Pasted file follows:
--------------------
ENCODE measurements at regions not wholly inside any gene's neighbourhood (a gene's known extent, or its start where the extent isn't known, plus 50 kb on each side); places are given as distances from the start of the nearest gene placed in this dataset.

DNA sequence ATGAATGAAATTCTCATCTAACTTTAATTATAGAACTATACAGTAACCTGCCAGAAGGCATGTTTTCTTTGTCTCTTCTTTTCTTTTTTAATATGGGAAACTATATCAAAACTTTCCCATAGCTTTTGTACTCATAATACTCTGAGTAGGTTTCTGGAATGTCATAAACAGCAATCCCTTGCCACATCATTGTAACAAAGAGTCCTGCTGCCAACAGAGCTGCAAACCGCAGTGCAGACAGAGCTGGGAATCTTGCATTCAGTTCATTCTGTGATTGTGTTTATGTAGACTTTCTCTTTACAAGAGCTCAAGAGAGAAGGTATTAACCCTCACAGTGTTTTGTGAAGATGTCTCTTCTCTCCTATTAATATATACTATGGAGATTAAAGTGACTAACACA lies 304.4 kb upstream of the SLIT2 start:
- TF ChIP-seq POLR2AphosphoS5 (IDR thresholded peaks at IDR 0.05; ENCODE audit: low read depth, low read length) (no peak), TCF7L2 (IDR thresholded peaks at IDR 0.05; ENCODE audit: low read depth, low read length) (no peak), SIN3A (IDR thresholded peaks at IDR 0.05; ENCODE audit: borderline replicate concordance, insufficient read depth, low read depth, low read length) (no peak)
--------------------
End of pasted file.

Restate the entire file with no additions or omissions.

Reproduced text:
ENCODE measurements at regions not wholly inside any gene's neighbourhood (a gene's known extent, or its start where the extent isn't known, plus 50 kb on each side); places are given as distances from the start of the nearest gene placed in this dataset.

DNA sequence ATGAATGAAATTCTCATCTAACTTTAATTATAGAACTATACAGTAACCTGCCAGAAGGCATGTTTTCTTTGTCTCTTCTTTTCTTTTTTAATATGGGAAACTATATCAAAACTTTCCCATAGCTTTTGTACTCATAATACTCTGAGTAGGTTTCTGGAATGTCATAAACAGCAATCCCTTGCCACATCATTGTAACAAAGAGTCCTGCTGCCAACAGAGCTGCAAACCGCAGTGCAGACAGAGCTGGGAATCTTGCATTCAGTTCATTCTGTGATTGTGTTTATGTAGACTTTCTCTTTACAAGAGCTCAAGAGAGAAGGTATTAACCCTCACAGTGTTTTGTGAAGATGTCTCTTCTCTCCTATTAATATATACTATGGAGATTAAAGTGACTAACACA lies 304.4 kb upstream of the SLIT2 start:
- TF ChIP-seq POLR2AphosphoS5 (IDR thresholded peaks at IDR 0.05; ENCODE audit: low read depth, low read length) (no peak), TCF7L2 (IDR thresholded peaks at IDR 0.05; ENCODE audit: low read depth, low read length) (no peak), SIN3A (IDR thresholded peaks at IDR 0.05; ENCODE audit: borderline replicate concordance, insufficient read depth, low read depth, low read length) (no peak)